One perk of Oklahoma City’s recent hotel revival is the introduction of that rarest of beasts: the worthwhile hotel restaurant. 

click to enlarge Beef bourguignon at Viceroy Grill in Oklahoma City, Tuesday, Jan. 20, 2015. - GARETT FISBECK
  • Garett Fisbeck
  • Beef bourguignon at Viceroy Grill in Oklahoma City, Tuesday, Jan. 20, 2015.

One perk of Oklahoma City’s recent hotel revival is the introduction of that rarest of beasts: the worthwhile hotel restaurant.

Room service, however luxurious an idea, does not always mean that the price you pay will be matched by the quality of the food.

And sometimes, you pay a little extra just to eat at a fancy hotel, whether or not you get to nap there.

Which is why I was so pleased when I sat down in the intimate and comfortably posh Viceroy Grille in the Ambassador Hotel, 1200 N. Walker Ave. O Bar upstairs — try the apple flip — has many fans, but the ground-floor Viceroy remains a bit of a mystery, which is a shame because this menu deserves exploration.

For those on a budget, lunch prices are quite reasonable. The best place to start, especially if you’ve got a table to feed, is the house potato chips ($6). Some consider chips a banal indulgence, but freshly fried potatoes are an entirely other edible. These are delicate and crisp, lightly salted and pair wonderfully with sour cream and onion dipping sauce.

The Alaskan King Salmon Nugget Salad ($16) is light, fresh and mildly sweet. The salad itself is dressed in a lemon vinaigrette with a great crunch. The salmon pieces are each cooked perfectly — slightly rare and flaky — and glazed in maple bourbon sauce.

The roasted chicken pot pie ($13), with a unique and eye-catching appearance, is heavier and heartier. Similar to chicken stew, it includes tender peas and carrots and is topped with a big, buttery biscuit.

The beef bourguignon ($17) is incredibly filling. These are fall-apart chunks of beef cooked in a lovely sauce with sautéed peppers and served over slightly chewy spaetzle (dumplings). After a lunch like this, you’ll definitely need a room in which to crash.

As a sandwich, I was pleased with the pork schnitzel ($11), which came on a soft bun and with plenty of breaded, buttery crunch. My personal favorite is still the wiener schnitzel at Ingrid’s Kitchen, but this was a worthy competitor and quite satisfying.

The prices go up at dinner, but so do the portion sizes and the complexity of dishes. As a starter, I thought the pan-fried chicken livers ($12) tasted like home even though my mom never cooked chicken livers. These rich, tender bites melt on the tongue.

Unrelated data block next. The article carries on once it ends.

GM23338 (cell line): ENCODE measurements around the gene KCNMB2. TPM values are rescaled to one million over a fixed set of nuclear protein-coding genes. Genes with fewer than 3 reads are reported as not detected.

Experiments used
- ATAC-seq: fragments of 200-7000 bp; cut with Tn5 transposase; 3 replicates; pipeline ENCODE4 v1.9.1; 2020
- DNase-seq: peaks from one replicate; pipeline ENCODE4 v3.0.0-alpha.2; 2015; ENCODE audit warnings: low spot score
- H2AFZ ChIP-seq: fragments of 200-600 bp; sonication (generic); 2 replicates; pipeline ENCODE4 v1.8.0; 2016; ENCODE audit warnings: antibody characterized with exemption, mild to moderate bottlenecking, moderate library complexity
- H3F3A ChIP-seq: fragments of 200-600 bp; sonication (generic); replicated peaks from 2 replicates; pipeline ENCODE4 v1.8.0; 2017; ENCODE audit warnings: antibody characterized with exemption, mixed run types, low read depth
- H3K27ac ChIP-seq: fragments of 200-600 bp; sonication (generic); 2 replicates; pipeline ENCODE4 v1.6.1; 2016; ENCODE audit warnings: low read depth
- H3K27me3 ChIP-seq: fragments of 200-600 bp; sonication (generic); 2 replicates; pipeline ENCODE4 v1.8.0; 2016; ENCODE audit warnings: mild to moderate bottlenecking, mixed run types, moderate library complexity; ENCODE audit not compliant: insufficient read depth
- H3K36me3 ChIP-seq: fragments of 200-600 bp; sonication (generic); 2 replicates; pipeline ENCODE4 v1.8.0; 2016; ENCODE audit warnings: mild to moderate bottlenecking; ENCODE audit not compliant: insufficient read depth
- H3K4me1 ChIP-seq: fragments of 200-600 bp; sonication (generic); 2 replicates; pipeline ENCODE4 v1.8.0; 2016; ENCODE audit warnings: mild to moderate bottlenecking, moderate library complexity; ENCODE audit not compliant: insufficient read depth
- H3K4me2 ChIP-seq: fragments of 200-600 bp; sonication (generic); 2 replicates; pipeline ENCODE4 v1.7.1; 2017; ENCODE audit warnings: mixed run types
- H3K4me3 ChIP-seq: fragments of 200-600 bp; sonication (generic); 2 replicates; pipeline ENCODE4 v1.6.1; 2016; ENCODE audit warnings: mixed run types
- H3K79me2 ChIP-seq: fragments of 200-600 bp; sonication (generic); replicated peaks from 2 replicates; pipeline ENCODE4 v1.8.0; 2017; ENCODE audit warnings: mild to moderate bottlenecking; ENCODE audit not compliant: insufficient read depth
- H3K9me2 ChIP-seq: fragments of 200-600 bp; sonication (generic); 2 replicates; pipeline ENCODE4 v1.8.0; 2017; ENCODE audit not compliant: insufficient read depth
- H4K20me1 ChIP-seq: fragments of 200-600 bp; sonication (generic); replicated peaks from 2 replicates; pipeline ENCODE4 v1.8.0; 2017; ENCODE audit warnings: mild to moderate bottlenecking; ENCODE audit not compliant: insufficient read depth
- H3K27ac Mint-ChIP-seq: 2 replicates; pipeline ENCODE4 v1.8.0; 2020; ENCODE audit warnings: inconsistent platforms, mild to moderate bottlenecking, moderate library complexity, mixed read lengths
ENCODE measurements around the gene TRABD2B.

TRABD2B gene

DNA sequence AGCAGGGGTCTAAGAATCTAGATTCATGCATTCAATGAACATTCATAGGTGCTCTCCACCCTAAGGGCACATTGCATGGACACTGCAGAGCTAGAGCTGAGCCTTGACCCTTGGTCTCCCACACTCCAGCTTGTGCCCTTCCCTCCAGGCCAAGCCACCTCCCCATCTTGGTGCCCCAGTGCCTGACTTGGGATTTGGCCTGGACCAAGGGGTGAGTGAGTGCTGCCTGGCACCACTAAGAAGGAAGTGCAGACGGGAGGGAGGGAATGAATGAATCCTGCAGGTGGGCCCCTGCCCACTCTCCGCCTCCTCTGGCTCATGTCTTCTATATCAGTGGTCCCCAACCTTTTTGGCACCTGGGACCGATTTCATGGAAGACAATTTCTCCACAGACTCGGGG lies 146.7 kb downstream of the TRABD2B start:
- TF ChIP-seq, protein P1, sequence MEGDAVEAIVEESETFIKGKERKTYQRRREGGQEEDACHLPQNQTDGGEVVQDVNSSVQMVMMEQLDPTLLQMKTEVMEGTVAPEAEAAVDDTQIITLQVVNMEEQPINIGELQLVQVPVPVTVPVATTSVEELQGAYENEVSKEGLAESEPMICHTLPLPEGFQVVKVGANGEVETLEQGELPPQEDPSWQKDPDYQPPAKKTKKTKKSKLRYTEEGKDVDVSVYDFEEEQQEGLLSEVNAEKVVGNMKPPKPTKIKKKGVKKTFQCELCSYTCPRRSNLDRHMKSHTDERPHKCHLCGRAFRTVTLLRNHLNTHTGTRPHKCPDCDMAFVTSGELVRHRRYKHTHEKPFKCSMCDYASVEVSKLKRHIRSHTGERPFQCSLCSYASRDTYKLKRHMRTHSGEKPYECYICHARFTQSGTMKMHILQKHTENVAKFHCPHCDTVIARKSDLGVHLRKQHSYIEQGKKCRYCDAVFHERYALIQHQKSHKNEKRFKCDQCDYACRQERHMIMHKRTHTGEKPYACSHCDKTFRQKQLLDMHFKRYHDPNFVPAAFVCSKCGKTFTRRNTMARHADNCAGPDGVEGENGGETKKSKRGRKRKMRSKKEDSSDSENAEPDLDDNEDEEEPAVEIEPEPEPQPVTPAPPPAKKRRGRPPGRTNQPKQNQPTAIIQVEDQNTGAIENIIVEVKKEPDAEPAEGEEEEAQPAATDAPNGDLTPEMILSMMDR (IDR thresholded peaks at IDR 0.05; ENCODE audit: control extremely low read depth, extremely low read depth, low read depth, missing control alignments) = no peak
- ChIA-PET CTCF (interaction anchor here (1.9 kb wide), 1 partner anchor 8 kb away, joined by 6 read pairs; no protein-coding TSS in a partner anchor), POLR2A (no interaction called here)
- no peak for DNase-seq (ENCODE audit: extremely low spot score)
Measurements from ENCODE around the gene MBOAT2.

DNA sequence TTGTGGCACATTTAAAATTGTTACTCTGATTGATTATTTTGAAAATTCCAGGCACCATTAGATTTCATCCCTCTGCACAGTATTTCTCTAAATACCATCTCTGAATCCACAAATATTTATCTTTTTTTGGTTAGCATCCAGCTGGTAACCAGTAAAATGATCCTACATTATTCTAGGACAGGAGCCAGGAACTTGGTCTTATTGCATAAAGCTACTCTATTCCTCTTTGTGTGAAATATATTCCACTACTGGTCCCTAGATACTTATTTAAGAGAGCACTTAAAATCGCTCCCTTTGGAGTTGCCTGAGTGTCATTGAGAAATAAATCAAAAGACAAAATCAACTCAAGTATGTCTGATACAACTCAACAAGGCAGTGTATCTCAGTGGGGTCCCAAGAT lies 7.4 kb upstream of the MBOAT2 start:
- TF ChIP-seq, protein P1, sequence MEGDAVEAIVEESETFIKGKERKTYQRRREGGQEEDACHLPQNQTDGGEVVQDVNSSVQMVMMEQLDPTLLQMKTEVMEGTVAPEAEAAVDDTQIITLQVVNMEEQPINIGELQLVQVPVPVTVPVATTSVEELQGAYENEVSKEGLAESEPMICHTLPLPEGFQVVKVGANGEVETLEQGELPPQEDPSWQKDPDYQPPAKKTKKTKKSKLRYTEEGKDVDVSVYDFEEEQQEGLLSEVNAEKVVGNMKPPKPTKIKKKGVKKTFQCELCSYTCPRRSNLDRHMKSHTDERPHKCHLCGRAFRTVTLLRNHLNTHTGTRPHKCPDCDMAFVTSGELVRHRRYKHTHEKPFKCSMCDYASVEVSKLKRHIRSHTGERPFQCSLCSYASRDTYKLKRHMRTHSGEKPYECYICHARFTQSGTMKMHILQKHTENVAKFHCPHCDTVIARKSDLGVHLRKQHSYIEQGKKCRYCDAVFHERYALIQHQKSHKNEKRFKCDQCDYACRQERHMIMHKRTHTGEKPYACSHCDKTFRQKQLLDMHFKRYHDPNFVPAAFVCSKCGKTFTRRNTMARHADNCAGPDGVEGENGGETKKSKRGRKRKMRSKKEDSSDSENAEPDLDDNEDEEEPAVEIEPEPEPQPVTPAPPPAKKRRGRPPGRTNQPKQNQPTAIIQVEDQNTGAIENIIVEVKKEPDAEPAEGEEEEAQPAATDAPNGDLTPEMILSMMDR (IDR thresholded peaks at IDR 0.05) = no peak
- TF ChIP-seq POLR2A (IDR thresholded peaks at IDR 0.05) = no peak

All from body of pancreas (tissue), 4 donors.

The grilled Caesar salad ($8) won me over with the addition of white anchovies ($3). The baby romaine lettuce held a good charred flavor, and the anchovies, which scare away too many, were mild and fresh.

click to enlarge Salmon nugget salad at Viceroy Grill in Oklahoma City, Tuesday, Jan. 20, 2015. - GARETT FISBECK
  • Garett Fisbeck
  • Salmon nugget salad at Viceroy Grill in Oklahoma City, Tuesday, Jan. 20, 2015.

I used to think all French onion soups ($9) were the same, but I’ve come to appreciate chefs who think not only about taste but also how the guest eats the meal. A version with too much or too heavy a cheese is nearly impossible to eat without making a mess. Onions that aren’t cooked enough will slop out over a spoon and splash soup everywhere. The Viceroy’s version was the best of both worlds — the soup itself was flavorful, and the onions were cooked to melting. On top, there was enough cheese to flavor the soup and the bread but not so much I had to dig through it with a shovel.

And here I’d like to talk a bit about the role of the server because he was invaluable to me during dinner. Whether it was suggesting a nice glass of wine on a budget or steering me toward a few of his favorite dishes, it was clear he took as much pride in the food coming out of the kitchen as the chef. A top-notch waiter can’t replace great food, but he can create an experience that also lets you enjoy the meal.

For instance, I likely would have skipped the short rib sauerbraten ($34), had he not suggested it. What came out of the kitchen was more than I could have hoped for. The giant, meaty short ribs required only a gentle nudge of my fork to come away from the bone.

I am not one for sauerkraut, but if the Granny Smith apple and red cabbage kraut they served on this plate was the norm, I’d eat it on everything. It had a big, beefy flavor, chewy spaetzle underneath and a texture that disintegrated on the tongue. The slightly sweet, slightly sour flavor of the cabbage accentuated each bite.

For fans of a hearty sauce, the roasted chicken alla Puttanesca ($26) is a treat. While everything was cooked well, the olive-heavy sauce was a bit more pungent than I prefer. And, frankly, it suffered by comparison to the short rib. And, like the short rib, this chicken comes on-the-bone, so keep that in mind, weirdos who refuse to eat meat off bones.

Desserts are made fresh daily, and it shows. The berry tiramisu was not overly sweet, but the texture was spot-on — a bit of bite in the ladyfingers and a creamy texture throughout.

OKC has quickly become a place to visit, not just because your family is here but because there are so many things to do and see. And for those lucky travelers who bed down at the Ambassador, there’s a wonderful restaurant hidden downstairs. For the rest of us, it’s not so hidden anymore.

Print Headline: Found treasure, Viceroy Grille boasts intimate indulgences, from savory entrées to exceptional service.

Pin It
Favorite

Comments

Subscribe to this thread:

Add a comment

Latest in Food Reviews

Live Trivia @ Hudson's Public House

View all of today's events »

OKG Social

OKG Media Feed

© 2018 Oklahoma Gazette / Tierra Media Inc. All rights reserved.
REPRODUCTION OF CONTENT IN ANY MANNER WITHOUT PERMISSION IS PROHIBITED.
TO OBTAIN PERMISSION, CONTACT US

Powered by Foundation